Today’s piece is a guest blog from a young man near and dear to my heart, T.K.. His pathway to recovery is beautiful and a work in progress:
When I had a baby face and a penchant for $12.99 vodka, priced so cheaply it’s brewers should be a goddamn accessory in all my crimes (those of public record and especially those otherwise), I fashioned for myself a super power that I was legitimately proud of: The drunken Saturday morning workout. As my friends peeled themselves out of their dorms, I was ripping a handful of shots, wiping the remnants off my tank top and hitting the gym (and probably ripping a few more shots).
It gave me character; I WAS a character. Whatever my reason for starting, I kept doing it because it stroked my fragile ego ever so softly; it made me stand out in some weird way, it gave me an escape from the monotony of (*GASP*) just being me, and it made me feel good because everyone knows your abs look at least 5% better when hungover.
I never did stop to think why my friends all drank at “socially acceptable” times (and in college that term is flexible like putty). Almost like I was looking for a quick and easy way to get away from my own self….
Spoiler alert: That practice didn’t work so well down the road. Probably should’ve seen the signs.
The point of this isn’t really about drinking though. The point is that deriving some sense of identity through self-important self-destruction, such as wearing your bullshit as a badge of honor in a way that doesn’t say “look what I’ve overcome” but rather “look how many times I can punch a concrete wall before my hand breaks,” isn’t tough and it isn’t cool and you’re ruining my Facebook creeping with your statuses about it.
I’m all for airing out our wounds so they can properly heal; doing so in a therapist’s office has changed my life and I’m particularly humbled every time I can make it to a group session, those people have emotional x-ray vision and it’s a gift when they share it with you.
When people dramatize their problems, when someone glorifies their PTSD and depression, and holds their disorders, struggles, or just general pain-of-living so close that they might as well ditch the clinical terminology and give it their last name. I don’t hate these people, fuck, I’m one of them:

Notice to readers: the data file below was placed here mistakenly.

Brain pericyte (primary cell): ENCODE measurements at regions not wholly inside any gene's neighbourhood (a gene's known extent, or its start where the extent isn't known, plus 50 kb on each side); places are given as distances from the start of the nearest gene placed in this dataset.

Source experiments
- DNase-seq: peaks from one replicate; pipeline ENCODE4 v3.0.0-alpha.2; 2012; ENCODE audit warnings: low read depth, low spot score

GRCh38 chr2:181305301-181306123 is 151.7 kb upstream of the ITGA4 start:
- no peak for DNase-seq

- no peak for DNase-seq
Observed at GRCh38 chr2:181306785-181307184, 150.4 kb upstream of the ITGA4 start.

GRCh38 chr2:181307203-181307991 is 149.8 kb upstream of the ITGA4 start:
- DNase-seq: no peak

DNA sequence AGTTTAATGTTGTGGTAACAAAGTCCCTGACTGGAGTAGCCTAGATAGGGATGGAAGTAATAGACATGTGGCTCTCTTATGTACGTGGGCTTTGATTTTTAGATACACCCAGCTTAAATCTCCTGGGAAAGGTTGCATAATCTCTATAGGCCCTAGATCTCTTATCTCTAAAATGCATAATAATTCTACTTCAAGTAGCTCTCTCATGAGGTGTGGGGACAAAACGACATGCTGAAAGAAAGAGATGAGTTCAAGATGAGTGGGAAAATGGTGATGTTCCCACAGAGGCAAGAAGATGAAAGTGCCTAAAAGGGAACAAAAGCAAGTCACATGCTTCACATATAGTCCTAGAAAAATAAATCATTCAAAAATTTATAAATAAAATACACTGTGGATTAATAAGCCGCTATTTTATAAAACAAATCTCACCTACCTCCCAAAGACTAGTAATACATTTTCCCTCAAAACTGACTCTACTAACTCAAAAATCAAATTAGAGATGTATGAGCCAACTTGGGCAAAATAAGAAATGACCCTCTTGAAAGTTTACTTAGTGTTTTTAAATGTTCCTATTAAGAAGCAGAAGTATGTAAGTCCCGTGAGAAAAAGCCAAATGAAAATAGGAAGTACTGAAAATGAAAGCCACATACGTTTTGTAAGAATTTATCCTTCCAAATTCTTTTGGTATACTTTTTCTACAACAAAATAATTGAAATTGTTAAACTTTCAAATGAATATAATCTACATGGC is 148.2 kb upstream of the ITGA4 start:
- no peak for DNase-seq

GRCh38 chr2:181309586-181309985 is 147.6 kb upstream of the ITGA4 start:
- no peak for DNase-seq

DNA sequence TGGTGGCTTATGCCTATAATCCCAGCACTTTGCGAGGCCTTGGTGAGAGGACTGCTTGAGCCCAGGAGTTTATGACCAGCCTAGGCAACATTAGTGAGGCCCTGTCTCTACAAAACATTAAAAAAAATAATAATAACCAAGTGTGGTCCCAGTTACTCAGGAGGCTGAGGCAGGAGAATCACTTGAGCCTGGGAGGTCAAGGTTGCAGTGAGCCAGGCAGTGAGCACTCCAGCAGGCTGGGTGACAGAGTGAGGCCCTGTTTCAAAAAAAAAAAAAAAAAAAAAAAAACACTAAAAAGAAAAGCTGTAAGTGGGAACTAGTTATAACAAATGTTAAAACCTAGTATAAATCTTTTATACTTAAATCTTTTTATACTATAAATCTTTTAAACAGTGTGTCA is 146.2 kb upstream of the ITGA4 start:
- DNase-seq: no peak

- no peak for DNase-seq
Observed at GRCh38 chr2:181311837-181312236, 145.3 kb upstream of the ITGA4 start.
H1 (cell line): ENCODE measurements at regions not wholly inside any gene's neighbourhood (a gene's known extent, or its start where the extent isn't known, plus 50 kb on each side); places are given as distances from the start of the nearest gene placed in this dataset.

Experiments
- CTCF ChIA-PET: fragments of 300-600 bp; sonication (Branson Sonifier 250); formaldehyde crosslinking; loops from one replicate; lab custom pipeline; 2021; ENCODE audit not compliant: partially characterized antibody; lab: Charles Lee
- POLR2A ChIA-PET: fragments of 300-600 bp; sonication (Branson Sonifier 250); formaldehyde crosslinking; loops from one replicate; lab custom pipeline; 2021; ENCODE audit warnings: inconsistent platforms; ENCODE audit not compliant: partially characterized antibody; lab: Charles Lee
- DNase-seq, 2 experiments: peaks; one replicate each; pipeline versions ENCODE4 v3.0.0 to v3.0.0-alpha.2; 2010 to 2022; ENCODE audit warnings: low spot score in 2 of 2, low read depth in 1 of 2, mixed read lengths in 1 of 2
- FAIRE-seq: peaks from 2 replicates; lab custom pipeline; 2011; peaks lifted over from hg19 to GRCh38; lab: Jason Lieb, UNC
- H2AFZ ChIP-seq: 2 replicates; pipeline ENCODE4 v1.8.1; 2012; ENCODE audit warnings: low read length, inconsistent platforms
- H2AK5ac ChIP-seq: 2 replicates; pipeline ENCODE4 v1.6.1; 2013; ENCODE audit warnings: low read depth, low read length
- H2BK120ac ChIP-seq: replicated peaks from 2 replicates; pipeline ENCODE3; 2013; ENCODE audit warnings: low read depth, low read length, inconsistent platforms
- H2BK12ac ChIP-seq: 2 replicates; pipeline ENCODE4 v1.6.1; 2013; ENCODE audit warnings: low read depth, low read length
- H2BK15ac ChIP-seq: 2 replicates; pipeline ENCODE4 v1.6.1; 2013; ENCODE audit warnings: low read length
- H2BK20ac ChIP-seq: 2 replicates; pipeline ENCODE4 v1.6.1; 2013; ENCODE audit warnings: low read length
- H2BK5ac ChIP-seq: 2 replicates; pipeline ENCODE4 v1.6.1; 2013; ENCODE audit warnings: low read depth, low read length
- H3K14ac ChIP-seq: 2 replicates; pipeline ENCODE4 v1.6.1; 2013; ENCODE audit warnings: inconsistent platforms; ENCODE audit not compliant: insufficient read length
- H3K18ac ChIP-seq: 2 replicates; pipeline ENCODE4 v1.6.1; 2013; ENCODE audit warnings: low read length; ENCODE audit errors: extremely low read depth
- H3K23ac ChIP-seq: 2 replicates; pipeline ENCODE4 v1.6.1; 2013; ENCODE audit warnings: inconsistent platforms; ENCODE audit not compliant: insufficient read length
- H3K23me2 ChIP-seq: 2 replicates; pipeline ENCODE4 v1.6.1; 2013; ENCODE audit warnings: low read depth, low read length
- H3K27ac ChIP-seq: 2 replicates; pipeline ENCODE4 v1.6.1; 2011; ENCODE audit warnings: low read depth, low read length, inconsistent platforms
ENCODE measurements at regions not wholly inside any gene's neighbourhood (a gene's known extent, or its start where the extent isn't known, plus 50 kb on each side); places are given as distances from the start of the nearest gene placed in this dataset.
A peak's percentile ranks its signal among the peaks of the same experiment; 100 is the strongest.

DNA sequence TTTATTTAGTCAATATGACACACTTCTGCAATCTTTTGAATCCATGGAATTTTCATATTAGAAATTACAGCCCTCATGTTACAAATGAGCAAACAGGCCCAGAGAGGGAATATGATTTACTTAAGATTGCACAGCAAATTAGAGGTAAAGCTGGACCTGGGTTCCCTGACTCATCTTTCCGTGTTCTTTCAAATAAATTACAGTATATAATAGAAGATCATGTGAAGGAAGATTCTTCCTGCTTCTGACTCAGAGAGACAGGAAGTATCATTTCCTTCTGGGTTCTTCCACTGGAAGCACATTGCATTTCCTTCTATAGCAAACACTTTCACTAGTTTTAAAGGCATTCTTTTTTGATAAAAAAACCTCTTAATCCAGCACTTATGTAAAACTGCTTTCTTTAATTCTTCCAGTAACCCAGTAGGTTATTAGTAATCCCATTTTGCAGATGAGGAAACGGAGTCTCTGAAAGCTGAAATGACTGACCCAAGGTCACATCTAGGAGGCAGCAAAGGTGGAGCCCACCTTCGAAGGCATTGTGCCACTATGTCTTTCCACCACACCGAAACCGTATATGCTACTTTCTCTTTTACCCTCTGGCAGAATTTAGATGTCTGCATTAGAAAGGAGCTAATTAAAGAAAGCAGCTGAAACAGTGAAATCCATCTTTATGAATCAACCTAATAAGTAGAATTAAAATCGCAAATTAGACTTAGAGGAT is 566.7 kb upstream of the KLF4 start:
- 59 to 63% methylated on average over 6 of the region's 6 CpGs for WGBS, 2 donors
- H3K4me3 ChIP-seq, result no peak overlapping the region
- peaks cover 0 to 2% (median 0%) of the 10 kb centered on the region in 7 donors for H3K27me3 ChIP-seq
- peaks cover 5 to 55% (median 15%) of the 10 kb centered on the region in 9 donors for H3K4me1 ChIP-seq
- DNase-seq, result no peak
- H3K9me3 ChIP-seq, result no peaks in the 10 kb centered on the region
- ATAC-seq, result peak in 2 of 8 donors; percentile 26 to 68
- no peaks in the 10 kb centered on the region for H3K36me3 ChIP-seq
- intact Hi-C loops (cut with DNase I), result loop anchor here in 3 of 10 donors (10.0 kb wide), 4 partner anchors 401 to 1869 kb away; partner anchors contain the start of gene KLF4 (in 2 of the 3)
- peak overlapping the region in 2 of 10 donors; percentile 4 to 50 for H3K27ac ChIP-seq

Aside from shots before the gym, shoving a toothbrush down my throat and leaving a whole fridge’s worth of food in a toilet and then pulling deadlifts made it a certainty I could tell anyone who asked just how hard a workout I had today.
I know what it’s like to not know who you are. When pain has been such a frequent friend, why not just marry her and then you at least get a “we” since you can’t identify a “me;” You’ve been dancing around each other so long anyways. It gives us a sick sense of pride and identity that we get to bear the scars of our families and the relentless pain of our every-day afflictions. It’s our “thing,” it’s what we see in the mirror, it’s what we hear when we’re all alone, and it may be the only part of us we can readily identify.
There is a power in our pain, but it’s not in overpowering ourselves. Trust me, if you really do suffer from PTSD or an anxiety disorder or bullshit that doesn’t have a proper name to it but that is certainly fucking you up, no need to worry, it’s not gonna go so far away that you forget what it looks like.
If you can recognize that pain, definitely share it, but do more than bounce it off the wall only so it can rebound into your face; WORK with it.
I remember talking to my counselor once about how I loved hanging out with my dog when I was feeling down, and he agreed that dogs can be very intuitive to our feelings, can make great friends, but how much do they really say back? He suggested maybe I share some of the stuff I was hashing over with the pup with any number of sentient human beings in my life that I identified as good people.
Whenever I summon the courage to do so (not the liquid kind), I’m 9.7 times out of 10 left feeling better than had I stayed silent or beat myself up with the numerous disciplines of self-destruction I’ve studied. These people don’t tell me it’s all gonna be okay or how sorry they are for me; they tell me I’M okay and that they’re devotedly holding out hope for less “sorry” and more “hell, yeah” in my future.